Sikhism is a monotheistic religious conviction whose origin is in India’s Punjab region. The adherents of this faith, who form the fifth largest religion in the world, regard Guru Nanak as its founder with other spiritual leaders transferring his teachings to subsequent generations. The followers of this system of belief are Sikhs with their spiritual framework being the Gurmat (Kerner and Steve 93). An analysis of Guru Nanak’s existence illustrates a peculiar philosophy regarding his perception of God as well as other sacred matters. This discussion seeks to expound on the life of Guru Nanak’s life in relation to Sikhism with the argument statement being about his perception of God.
To start with, Guru Nanak believed that God is an incomprehensible being present in all religious convictions. According to his ideology, worshipping this formless yet indestructible being should be the focus of all human beings regardless of their spiritual principles. His theory of worship included reading the scriptures publicly and reflecting on the content of His word (Nirmala 110). Moreover, he emphasized the need to follow the instructions of gurus and other religious leaders since they are representatives of God on earth. To him, this obedience is a way of worshipping God selflessly.
Guru Nanak also condemned the principles of egotism in the society. According to his teachings, the personal drive of maintaining one’s opinions and status at the expense of other people’s wellbeing is the main cause of most problems experienced in the society. To expound on this element, he warned his adherents on the dangers of hypocrisy and selfishness in the maintenance of God’s principles. He believed that these vices differed with God’s will on earth (Raina 29). These teachings concurred with his belief that God is a supreme being and no human being can imitate His power.
His credence in the oneness of God sought to discourage the practice of worshiping many gods as promoted by the ancient Hinduism (Mann 59). He emphasized that God always shows love and compassion to his people. This is because He operates without exemplifying any form of fear or hatred. He also perceived God as an omnipotent being who comprehends every event on earth before its inception and is in control of all creatures and activities. Additionally, this power enables God to listen to the undisclosed desires of all human beings and award his followers with all sorts of blessings.
Furthermore, Guru Nanak believed in a strong connection between God and the human soul. Based on his viewpoint, all human beings have a heavenly spark with the ability to influence God’s decisions regarding their lives. For this reason, all individuals should embrace the ultimate goal of molding their lives according to His will. This is because a perfect existence wins God’s grace. Such an individual escapes the brutal ensnare of life and death by reuniting with God in great happiness (Bhogal 67). However, one has to praise Him in a selfless manner by following His principles at all times in order to benefit from this compassionate characteristic of God.
Based on the
arguments in this paper, it is evident that Guru Nanak aimed at improving the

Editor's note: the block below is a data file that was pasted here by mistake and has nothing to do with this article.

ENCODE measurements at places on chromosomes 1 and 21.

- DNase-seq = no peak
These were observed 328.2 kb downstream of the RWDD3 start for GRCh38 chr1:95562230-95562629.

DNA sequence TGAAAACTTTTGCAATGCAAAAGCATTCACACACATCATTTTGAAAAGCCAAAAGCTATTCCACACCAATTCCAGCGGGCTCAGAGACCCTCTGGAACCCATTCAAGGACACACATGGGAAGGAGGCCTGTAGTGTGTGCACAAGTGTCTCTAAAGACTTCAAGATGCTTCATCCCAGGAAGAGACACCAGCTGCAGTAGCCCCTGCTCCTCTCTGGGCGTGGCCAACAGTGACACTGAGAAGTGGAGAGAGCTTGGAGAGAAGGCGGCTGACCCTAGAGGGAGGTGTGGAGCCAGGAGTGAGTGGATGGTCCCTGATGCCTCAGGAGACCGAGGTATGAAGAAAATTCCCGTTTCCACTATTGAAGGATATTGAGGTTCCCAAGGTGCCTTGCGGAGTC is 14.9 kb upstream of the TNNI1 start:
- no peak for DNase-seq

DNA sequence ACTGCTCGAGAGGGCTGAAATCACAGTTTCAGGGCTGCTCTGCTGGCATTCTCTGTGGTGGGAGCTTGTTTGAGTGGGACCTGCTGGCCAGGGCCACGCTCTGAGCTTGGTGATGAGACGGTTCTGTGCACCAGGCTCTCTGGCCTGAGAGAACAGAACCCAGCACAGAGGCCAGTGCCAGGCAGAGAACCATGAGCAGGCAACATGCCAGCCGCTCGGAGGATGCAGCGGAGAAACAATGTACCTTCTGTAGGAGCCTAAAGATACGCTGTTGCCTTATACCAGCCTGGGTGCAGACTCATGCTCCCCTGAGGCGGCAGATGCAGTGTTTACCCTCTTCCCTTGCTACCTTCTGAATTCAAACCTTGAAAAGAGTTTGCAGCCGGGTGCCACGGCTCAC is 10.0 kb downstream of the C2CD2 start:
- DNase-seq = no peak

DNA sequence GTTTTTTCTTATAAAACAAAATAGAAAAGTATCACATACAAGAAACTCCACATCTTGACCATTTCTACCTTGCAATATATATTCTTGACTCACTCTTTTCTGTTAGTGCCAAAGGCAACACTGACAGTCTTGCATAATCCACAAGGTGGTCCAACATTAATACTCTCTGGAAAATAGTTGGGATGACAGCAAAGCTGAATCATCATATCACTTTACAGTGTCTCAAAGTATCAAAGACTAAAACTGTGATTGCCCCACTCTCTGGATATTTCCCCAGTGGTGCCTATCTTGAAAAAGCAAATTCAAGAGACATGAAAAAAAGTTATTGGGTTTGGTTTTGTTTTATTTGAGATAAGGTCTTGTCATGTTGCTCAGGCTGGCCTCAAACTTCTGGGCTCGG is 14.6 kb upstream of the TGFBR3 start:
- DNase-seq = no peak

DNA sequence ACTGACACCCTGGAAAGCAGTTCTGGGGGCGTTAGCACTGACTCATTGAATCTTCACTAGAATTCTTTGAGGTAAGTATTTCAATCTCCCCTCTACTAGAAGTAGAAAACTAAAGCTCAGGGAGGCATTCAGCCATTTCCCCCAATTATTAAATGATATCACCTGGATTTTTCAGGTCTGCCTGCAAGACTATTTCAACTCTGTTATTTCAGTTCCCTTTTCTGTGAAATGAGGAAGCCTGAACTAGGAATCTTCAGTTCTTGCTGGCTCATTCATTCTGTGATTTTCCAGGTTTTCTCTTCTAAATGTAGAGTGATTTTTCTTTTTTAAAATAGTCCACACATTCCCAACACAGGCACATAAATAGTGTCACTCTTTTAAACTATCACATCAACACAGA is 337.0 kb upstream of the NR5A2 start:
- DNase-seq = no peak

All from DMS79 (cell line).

wellbeing of all individuals in his community. He did not agree with the
practice of worshipping several gods as promoted by ancient Hinduism since it
increased the misery of its followers through the numerous superstitions
supported by the religion. His perception of God encouraged Sikhs to live in
accordance with God’s will in order to benefit from His loving and
compassionate nature. His teachings highlight God as a supreme being who is
full of mercy, grace, and love for His people.
Mann, Gurinder S. Sikhism. Upper Saddle River, NJ: Prentice Hall, 2004. Print.
This book has a detailed discussion regarding the origin of Sikhism in terms of its practices, beliefs, and developments. Its content is useful in compiling Guru Nanak’s view of God since the author has constantly highlighted his philosophies and beliefs in the history of Sikhism. For this reason, this passage by Mann contains crucial information helpful in the compilation of a comprehensive argument.
Kerner, Stuart, and Steve Clarke. Sikhism. London: Hodder Education, 2012. Print.
In this text, Kerner and Steve offer a broad overview of Sikhism in a manner that suits the religious and philosophical needs of individuals in all age brackets. A study of this book enables one to understand the principles governing this religious conviction as well as its origin. In the presentation of this argument, this text is helpful in explaining the main principles of Sikhism as promoted by Guru Nanak and subsequent religious leaders.
Nirmala, Kumāra. Sikh Philosophy and Religion: 11th Guru Nanak Memorial Lectures. Elgin, Ill: New Dawn Press, Inc, 2006. Print.
This book contains the content of Guru Nanak’s teachings in Punjabi University Patiala in 1977. The philosophy presented in this text acts as a major landmark in the spiritual journey of Guru Nanak. It contains various arguments promoted by Guru Nanak with regard to God’s attributes. For this reason, this book is helpful in expounding Guru Nanak’s perception of God.
Raina, Amrit K. Educational Philosophy of Guru Nanak Dev Ji. Chandigarh: Lokgeet Parkashan, 2001. Print.
In this text, Raina presents a detailed analysis of Guru Nanak’s ideologies in relation to Sikhism. Its substance is helpful in discussing Guru Nanak’s view of God. For this reason, most of the arguments highlighted in this paper concur with the discussions in this book.
Bhogal, Balbinder S. Nonduality and Skilful Means in Guru Nanak: Hermeneutics of the Word. London: University of London, 2001. Print.
This book highlights the main principles of Sikhism as promoted by Guru Nanak. The author of this all-inclusive passage discusses the philosophies of Guru Nanak. This makes it a crucial source in the discussion of Guru Nanak’s perception of God.